The image presented at Windsor Park yesterday was one of unity, even if there was a tacit acknowledgement that some cracks remain under the surface.
IFA chief executive Patrick Nelson was joined by his FAI counterpart John Delaney midway through the daily briefing on the Euro U-21 2023 bid as it veered towards other subjects. The only discomfort came when the thorny issue of player eligibility was raised. Nelson answered quite diplomatically.
“That’s not really a matter for today,” replied Nelson. “We know that players have a choice and we accept that players have a choice and our job here in Northern Ireland is to make a pathway that is the best it can be and to encourage players to play for Northern Ireland.
“That’s what I’m focused on. I think we have a good overall relationship.”
Clearly, the associations are showing they can work together by launching a joint attempt to bring a significant event to these shores.
The fine details of the bid still have to be formulated and a decision will not be made until 2020 so there’s a road to go in this process, but it’s an interesting idea.
Questions raised by it were addressed.
How did this come about?
The idea came from IFA president David Martin and Delaney said that is why Windsor Park will host the final if the bid wins.
Both nations have been given responsibility for hosting smaller underage events – the European U-17 championships will take place in the south next year. This is considered the next progression.
Is Brexit an obstacle?
Nelson and Delaney both seemed to indicate that the cross-border co-operation angle would help their cause – they have both sought assistance from their respective governments although the situation north of the border is complex.
“What it will show is that organisations like ours can work together in a post-Brexit world,” said Nelson.
Delaney went glass half-full.
“There’s absolutely no doubt that uniting the round ball – two associations on one island – given the Brexit context and all that goes on with that, it certainly has a uniqueness,” he said.
How many stadiums are needed?
That is slightly unclear because it’s possible – but not confirmed – that the U-21 Euros will be a 16-team tournament by 2023.
At the moment it’s a 12-team event with eight stadiums required. Eight stadiums were floated as options yesterday – Windsor Park, the Aviva, Ballymena, Ravenhill, Turner’s Cross, Thomond Park, Tallaght Stadium and the new Dalymount.
Do they meet requirements?
UEFA look for 8,000-capacity stadiums but they do offer dispensations – a 6,000-seater venue in San Marino got the nod for next year.
Delaney said he wants a redeveloped Dalymount as part of the mix – it’s due to be completed in the winter of 2022 as a 6,000-capacity venue. Turner’s Cross is around 7,300 but the FAI CEO was adamant it will be fine.
Were other venues mentioned?
The Brandywell was raised, but Nelson referenced the 3G pitch as the reason it’s not in the shake-up. Delaney was asked about the absence of a western presence and refused to rule out other stadia coming into the equation. He was asked directly if the associations would ask the GAA for help and said he wouldn’t rule it out – but the tone was cool. That doesn’t appear to be on the agenda.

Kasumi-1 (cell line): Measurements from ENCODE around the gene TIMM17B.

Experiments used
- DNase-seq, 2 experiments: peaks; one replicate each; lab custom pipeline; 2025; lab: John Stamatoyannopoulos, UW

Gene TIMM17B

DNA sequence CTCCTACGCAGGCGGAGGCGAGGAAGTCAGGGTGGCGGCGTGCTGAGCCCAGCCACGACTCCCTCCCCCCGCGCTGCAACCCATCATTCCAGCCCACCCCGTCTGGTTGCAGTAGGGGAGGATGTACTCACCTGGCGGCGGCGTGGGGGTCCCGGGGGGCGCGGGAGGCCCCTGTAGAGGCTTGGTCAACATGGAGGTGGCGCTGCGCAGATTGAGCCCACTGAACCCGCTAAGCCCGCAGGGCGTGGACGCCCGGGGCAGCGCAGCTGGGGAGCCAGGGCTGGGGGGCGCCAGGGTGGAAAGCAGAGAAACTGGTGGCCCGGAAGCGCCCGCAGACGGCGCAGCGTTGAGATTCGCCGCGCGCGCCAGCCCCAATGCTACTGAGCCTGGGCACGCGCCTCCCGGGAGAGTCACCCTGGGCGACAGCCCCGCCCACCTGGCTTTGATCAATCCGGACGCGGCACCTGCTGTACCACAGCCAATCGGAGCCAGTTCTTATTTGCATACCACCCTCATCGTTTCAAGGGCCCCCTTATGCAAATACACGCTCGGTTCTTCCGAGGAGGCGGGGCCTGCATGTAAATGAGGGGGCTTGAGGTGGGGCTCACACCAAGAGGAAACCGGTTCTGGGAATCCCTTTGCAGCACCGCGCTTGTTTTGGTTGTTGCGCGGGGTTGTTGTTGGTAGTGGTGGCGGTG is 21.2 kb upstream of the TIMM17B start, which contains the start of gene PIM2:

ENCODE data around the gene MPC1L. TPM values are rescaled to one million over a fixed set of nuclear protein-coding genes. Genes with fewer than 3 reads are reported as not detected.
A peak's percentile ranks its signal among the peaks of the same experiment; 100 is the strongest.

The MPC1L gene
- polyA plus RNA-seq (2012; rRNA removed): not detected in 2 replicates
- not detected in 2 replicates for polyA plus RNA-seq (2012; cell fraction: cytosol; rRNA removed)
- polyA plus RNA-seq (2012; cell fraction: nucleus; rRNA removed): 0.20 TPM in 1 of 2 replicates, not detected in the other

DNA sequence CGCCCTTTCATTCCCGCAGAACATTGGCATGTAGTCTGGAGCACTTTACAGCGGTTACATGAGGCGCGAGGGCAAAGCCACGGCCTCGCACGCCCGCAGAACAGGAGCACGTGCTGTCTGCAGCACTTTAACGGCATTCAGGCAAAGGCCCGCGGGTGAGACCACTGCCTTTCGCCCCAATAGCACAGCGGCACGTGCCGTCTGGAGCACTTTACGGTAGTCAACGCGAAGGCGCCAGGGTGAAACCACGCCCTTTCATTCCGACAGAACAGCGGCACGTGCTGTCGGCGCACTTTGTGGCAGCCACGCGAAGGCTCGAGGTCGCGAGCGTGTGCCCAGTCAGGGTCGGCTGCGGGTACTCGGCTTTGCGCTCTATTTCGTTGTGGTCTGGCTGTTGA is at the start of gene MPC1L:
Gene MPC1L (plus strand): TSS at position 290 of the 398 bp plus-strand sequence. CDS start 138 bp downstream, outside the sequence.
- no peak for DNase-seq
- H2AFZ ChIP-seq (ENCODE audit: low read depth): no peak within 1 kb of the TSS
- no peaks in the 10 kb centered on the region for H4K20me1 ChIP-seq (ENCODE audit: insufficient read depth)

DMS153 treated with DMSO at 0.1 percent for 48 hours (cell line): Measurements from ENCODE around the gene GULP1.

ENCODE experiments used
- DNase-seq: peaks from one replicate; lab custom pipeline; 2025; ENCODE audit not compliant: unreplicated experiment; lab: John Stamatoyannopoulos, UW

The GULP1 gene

Is there a cost aspect?
Nelson said that UEFA work with hosts for underage tournaments to ensure they do not incur significant costs.
That said, both men hinted that some government support may be required if there is infrastructural work needed – the earlier presentation cited the economic benefit of the competition. A figure of €20m was thrown out with 250,000 people attending matches in Poland last year.
Training bases will be required for each competing nation although Delaney referenced that universities can help here.
Is this linked to the World Cup 2030 bid?
The two associations are currently engaged in a feasibility study with England, Scotland and Wales as regards the biggest show of them all in 2030.
“I wouldn’t connect it to this,” said Delaney, who added that the U-21 idea came first.
Are there rival bids?
It’s too early to say; a 2021 tilt had been floated but Slovenia and Hungary are bidding as co-hosts for that. Given that UEFA president Aleksander Ceferin is Slovenian, they might fancy their chances.
Delaney was coy on whether his UEFA position would be a help – “David and Patrick are as well known in UEFA as I am,” he insisted – but yet he also dropped into conversation that the idea had met with a favourable response with Switzerland.
He is close to Ceferin and on the board so the percentage call is that the Irish idea fares well.
Will this lead to an All-Ireland League?
Don’t get carried away. Nelson appeared positive on a return for the cross-border Setanta Cup before adding crucially that funding is needed and it’s basically up to the clubs. It would be a stretch to say that this news will lead to longer-term unions.
Northern Ireland’s visit to Dublin for a November 15 friendly is noteworthy but the next hurdle to cross for both is a harmonious return encounter in Belfast – that would be the acid test for any new era.
Will both countries automatically qualify if the bid is successful? Delaney said the decision on this issues lay with UEFA but it was made clear that an increase to a 16-team event would make it much easier for two host teams to get a pass.
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